APPEL: Mardi Gras, New Orleans, Failed Leadership And The Spectacle

It’s Mardi Gras time in New Orleans. I will confess that I love the parties, the food, and the fun. But Mardi Gras also serves as the single most poignant demonstration that New Orleans is truly the City that Care Forgot.

After all what other city in America proudly measures its economic success by the tons of trash cleaned from its streets. Not on the declining level of poverty, not on a booming business sector, not on its growing skyline; no, on trash, how many tons of trash. Trash is our strong metaphor for what the people think an economy should be. And so they should, no one has told them differently.

Two thousand years ago Roman emperors knew the value of public good will. They knew that empty stomachs, high taxes, and squalid living conditions could be overcome by diverting the people’s emotion away from failed leadership. The Circus, horse racing, theater, handing out food and money, and gladiator competitions, all means to an end for Roman patricians. The Colosseum in Rome stands as mute testimony to a political structure that enshrined itself by using spectacle to keep the people happy.

To a politician tourism is a great industry in a city where so many people are un- or under-educated. It is a perfect panacea for leaders who would rather provide the people with free entertainment than tell them the truth. And the truth is in fact that they are truly victims, but just not the victims of a society stacked against them that liberal politicians would have them believe. The truth is they are casualties of a political class that sustains itself by promoting concepts of racial divide, victim-hood, and unfairness. Sound familiar, it should, these were the same images used by the Roman ruling class.

Without a doubt when someone is born into modest means they start life with a tangible burden. Though poverty today is far from what poverty was even fifty years ago, those in poverty find it difficult to achieve their vision of the American Dream. That Dream is a perception not of reality, but a vision as defined in the images portrayed on TV and on the radio. And in modern American, perception is reality.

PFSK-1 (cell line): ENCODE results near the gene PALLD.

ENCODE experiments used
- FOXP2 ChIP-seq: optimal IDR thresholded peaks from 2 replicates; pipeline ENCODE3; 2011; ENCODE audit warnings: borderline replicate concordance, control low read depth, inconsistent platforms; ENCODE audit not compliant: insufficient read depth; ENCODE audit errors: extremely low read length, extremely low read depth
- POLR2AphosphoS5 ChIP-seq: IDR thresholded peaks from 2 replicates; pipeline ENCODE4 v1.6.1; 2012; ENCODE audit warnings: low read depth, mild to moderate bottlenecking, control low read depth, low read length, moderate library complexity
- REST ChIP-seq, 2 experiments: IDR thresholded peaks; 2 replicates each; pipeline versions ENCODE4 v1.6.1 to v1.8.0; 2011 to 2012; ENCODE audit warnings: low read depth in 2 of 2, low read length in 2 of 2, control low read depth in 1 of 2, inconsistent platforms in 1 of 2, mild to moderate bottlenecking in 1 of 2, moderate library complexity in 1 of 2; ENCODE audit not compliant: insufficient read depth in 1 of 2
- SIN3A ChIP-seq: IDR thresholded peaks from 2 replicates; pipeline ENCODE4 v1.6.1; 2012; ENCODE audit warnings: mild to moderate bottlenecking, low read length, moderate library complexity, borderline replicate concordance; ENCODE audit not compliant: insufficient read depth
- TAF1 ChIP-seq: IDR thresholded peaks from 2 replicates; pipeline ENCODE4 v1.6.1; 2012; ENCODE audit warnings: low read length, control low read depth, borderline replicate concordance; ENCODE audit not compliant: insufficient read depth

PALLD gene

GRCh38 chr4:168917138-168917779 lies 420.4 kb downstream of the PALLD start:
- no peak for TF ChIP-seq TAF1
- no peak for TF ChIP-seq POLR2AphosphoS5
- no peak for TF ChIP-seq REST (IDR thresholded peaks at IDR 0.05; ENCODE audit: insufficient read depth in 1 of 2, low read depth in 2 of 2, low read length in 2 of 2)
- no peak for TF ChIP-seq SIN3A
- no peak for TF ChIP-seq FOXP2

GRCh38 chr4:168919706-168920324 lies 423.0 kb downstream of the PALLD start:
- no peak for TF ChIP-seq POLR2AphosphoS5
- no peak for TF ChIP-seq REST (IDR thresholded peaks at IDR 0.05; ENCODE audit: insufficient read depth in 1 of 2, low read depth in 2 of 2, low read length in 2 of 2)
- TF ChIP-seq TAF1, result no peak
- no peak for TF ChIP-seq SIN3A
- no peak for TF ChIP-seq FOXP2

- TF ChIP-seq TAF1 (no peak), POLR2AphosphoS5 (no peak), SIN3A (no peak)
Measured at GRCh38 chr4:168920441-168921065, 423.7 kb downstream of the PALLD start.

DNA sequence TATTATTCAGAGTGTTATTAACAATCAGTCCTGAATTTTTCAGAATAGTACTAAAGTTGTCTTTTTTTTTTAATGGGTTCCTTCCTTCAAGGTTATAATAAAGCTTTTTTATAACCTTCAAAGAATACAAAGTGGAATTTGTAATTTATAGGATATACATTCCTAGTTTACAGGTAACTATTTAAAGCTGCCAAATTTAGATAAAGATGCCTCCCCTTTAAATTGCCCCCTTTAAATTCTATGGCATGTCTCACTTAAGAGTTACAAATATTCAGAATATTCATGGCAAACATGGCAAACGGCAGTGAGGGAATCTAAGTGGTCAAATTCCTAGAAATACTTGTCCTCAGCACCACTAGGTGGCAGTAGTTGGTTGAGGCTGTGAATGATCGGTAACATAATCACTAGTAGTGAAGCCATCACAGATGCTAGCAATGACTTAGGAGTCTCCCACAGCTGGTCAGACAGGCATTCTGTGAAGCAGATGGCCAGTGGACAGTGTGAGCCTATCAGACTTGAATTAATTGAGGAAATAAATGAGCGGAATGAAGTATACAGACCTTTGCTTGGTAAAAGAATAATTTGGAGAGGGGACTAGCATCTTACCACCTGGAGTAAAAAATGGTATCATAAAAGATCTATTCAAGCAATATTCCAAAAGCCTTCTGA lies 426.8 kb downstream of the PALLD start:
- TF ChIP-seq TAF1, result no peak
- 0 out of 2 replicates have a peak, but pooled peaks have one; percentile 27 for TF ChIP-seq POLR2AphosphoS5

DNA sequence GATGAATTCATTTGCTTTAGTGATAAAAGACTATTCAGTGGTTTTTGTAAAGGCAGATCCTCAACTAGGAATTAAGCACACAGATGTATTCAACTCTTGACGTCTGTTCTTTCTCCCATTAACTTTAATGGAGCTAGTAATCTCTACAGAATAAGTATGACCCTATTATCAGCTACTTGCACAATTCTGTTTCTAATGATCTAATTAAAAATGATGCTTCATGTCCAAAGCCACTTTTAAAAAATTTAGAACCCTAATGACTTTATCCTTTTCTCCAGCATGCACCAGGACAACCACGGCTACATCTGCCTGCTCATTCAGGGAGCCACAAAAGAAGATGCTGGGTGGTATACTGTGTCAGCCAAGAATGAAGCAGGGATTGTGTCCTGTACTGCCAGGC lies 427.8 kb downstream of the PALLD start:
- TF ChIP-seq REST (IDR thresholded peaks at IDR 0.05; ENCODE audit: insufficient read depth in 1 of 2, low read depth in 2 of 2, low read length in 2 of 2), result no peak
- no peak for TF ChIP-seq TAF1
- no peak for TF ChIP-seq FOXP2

Though basing their efforts on different issues, politicians today, just as politicians two thousand years ago, seek to ensure that they remain ensconced in power by avoiding the truth and instead substituting a diversion from truth by offering spectacle.

The truth that they are afraid to tell the citizens, is that there is a gateway to prosperity for the people who choose to pass through it. Modern politicians avoid revealing this because, as the underpinning of their own power, they do not want the people to feel empowered to do without them.


The great American truth, the gateway if you will, is that the people are truly victims, but they are victims of their own beliefs. The path to prosperity lies not though the unrequited promises of generations of politicians, it lies through hard work, dedication to family, frugality, an education ethic, and generational accumulation of wealth. There is no shortcut. There is no easy way that some are granted over others. Yes, being born into poverty is a burden, but it is a burden that has been shared by many who or whose families, after observing the tenants of truth, crawl out of.

Modern liberal politicians won’t tell the people these things. They always default to some “culture” of Mardi Gras or they promote the glory of the Saints or Pelicans. Think about this, when last did you hear a leader tell the people that living in poverty is not a situation pre-ordained by some imaginary victimhood; tell them that they and their families are the key to their own prosperity. I dare say never.

Sure, we all love Mardi Gras and the Saints, but we can have those spectacles AND prosperity. We can if reality becomes the rule not the exception. The only roadblock to generational prosperity is in the mind of the people. Sadly, the politicians who capitalize on the people’s mis-guided beliefs that keep them trapped in misery, are no better than the Romans who died out centuries ago.

So, let’s enjoy another season of Mardi Gras, as we wait patiently for a leader to emerge who will have the courage to tell the people not what they expect to hear, but that that will lead them away from spectacle and toward their own glory.



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